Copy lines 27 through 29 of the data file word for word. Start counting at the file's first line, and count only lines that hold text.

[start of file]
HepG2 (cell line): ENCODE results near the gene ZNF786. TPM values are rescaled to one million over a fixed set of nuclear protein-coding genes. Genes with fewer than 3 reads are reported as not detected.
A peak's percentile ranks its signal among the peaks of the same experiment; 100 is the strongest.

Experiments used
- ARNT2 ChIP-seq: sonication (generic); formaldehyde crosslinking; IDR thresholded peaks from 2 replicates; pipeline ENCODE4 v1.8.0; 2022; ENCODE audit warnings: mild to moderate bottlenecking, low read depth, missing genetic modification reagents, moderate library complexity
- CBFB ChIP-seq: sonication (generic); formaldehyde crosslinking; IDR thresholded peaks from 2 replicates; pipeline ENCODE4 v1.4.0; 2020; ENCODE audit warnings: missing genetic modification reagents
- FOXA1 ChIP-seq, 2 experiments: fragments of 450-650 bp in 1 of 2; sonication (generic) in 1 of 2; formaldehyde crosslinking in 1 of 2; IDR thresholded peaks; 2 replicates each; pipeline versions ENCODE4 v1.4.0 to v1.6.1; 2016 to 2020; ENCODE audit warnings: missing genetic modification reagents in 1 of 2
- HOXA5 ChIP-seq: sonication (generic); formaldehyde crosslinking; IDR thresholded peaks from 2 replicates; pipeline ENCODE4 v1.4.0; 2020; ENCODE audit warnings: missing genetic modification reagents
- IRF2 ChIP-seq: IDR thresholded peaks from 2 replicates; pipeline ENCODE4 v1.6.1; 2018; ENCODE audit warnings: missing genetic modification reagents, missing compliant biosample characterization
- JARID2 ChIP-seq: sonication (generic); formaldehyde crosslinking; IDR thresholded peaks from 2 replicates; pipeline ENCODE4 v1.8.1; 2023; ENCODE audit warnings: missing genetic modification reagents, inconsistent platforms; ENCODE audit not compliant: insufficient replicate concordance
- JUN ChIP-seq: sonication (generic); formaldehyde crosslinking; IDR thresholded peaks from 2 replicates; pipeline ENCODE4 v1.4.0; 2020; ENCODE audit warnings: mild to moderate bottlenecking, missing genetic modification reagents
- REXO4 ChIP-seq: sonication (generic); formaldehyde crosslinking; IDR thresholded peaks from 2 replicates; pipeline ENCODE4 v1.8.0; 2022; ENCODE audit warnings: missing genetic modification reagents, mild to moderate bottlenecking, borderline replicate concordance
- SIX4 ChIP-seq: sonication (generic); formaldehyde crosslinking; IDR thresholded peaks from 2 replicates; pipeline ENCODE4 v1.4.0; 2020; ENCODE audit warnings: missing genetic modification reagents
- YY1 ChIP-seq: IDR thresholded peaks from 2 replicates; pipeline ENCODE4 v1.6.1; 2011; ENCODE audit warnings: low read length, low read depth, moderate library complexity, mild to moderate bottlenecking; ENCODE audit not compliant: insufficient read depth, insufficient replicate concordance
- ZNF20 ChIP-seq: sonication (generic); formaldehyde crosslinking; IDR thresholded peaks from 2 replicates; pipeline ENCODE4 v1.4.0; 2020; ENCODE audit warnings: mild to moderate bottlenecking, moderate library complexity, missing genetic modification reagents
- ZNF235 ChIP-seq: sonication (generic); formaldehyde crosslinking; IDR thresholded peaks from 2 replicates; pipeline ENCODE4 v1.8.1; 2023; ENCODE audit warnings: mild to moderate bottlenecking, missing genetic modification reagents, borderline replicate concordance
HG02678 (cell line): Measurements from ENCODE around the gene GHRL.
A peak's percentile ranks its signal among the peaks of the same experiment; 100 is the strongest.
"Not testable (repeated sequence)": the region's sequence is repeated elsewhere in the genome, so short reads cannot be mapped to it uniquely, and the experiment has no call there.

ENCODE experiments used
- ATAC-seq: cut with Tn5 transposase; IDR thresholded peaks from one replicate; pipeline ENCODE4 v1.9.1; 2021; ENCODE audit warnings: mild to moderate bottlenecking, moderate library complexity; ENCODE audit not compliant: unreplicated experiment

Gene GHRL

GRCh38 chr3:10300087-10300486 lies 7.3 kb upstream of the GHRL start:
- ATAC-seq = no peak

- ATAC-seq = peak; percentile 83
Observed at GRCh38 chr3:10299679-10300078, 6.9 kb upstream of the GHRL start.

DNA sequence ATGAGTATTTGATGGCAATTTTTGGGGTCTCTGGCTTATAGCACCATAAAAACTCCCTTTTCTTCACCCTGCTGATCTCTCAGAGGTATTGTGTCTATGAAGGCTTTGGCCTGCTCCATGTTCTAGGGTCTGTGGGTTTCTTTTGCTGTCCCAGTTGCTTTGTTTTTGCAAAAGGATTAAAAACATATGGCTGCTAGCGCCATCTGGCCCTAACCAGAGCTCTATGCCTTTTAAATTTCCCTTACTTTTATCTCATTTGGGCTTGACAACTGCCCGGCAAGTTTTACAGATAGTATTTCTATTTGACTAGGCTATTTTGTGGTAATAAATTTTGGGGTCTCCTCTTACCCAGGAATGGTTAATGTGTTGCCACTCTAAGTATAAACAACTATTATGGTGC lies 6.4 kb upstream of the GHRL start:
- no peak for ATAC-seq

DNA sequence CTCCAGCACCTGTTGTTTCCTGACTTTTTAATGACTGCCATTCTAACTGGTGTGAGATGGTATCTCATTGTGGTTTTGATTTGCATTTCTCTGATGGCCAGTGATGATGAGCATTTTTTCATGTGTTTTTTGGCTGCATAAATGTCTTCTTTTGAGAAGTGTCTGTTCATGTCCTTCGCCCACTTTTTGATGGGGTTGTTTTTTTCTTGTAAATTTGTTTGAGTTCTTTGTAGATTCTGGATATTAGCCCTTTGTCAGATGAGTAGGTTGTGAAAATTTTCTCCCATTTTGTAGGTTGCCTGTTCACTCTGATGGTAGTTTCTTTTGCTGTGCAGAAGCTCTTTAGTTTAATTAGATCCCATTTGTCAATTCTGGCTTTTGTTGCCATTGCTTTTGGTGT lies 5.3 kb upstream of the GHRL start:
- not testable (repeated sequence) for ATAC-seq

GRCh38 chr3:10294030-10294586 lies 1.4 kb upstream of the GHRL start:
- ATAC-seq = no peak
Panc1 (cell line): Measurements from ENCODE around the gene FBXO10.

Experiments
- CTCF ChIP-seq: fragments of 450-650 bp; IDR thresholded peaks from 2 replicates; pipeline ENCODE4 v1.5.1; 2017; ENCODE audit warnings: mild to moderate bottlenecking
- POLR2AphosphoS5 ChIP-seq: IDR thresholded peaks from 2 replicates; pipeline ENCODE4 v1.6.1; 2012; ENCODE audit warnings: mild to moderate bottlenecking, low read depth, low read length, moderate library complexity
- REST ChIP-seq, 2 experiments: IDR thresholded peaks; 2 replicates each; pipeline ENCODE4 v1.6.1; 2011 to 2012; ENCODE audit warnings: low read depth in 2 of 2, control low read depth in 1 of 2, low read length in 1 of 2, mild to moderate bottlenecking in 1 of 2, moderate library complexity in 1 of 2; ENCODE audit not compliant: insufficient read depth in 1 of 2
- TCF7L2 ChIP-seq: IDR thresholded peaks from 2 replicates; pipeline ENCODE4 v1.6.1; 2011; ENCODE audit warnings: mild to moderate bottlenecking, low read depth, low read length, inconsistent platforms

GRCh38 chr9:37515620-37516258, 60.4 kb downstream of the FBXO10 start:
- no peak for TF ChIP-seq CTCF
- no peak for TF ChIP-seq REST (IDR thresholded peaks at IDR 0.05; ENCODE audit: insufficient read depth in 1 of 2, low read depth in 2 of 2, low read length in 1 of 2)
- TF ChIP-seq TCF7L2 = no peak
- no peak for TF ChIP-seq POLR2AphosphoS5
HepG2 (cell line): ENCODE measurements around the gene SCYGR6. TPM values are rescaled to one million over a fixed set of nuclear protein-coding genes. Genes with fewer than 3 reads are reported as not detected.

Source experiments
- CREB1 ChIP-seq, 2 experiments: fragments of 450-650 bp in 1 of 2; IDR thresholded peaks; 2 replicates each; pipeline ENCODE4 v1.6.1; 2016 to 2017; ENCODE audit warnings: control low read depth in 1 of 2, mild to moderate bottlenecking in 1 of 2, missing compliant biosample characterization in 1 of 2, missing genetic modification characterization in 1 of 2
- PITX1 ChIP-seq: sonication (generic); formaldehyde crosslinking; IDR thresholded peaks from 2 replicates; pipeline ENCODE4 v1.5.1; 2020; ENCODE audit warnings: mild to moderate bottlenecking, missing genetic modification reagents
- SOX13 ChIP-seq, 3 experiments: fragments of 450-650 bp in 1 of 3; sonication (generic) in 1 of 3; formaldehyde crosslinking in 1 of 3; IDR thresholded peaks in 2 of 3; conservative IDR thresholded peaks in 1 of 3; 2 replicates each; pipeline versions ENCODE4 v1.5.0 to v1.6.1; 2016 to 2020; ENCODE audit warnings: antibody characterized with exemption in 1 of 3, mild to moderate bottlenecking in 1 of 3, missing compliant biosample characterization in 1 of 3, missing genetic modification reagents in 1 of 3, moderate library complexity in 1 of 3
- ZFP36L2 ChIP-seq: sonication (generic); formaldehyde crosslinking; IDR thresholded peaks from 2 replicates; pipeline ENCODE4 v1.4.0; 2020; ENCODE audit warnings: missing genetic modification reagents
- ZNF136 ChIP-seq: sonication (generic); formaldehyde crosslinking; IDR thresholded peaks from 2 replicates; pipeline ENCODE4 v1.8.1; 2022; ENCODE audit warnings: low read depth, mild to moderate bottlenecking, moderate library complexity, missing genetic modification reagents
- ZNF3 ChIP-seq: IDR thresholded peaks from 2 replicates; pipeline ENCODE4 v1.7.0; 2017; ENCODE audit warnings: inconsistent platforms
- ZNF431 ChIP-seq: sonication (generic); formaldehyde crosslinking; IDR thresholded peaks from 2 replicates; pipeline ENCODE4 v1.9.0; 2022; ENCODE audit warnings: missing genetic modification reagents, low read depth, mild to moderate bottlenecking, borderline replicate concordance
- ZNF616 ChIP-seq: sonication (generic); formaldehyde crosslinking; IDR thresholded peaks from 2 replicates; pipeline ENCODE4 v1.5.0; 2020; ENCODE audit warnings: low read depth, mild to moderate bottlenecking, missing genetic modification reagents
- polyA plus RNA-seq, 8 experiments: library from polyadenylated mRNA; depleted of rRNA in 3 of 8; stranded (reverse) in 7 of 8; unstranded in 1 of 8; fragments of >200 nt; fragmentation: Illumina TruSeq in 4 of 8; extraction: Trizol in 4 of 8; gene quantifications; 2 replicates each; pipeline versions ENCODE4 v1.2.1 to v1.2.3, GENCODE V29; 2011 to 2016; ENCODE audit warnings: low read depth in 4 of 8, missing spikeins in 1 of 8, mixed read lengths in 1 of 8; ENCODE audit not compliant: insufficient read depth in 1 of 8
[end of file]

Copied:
- no peak for ATAC-seq

DNA sequence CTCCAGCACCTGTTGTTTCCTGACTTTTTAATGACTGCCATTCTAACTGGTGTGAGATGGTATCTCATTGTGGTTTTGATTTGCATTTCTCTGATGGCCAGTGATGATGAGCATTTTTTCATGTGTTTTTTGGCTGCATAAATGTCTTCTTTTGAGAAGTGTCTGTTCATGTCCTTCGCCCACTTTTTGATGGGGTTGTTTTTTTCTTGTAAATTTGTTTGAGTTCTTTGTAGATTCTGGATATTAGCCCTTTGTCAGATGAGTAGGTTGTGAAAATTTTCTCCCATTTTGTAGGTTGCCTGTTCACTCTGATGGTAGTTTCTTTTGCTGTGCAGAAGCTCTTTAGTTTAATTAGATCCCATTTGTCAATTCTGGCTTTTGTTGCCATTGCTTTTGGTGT lies 5.3 kb upstream of the GHRL start:
- not testable (repeated sequence) for ATAC-seq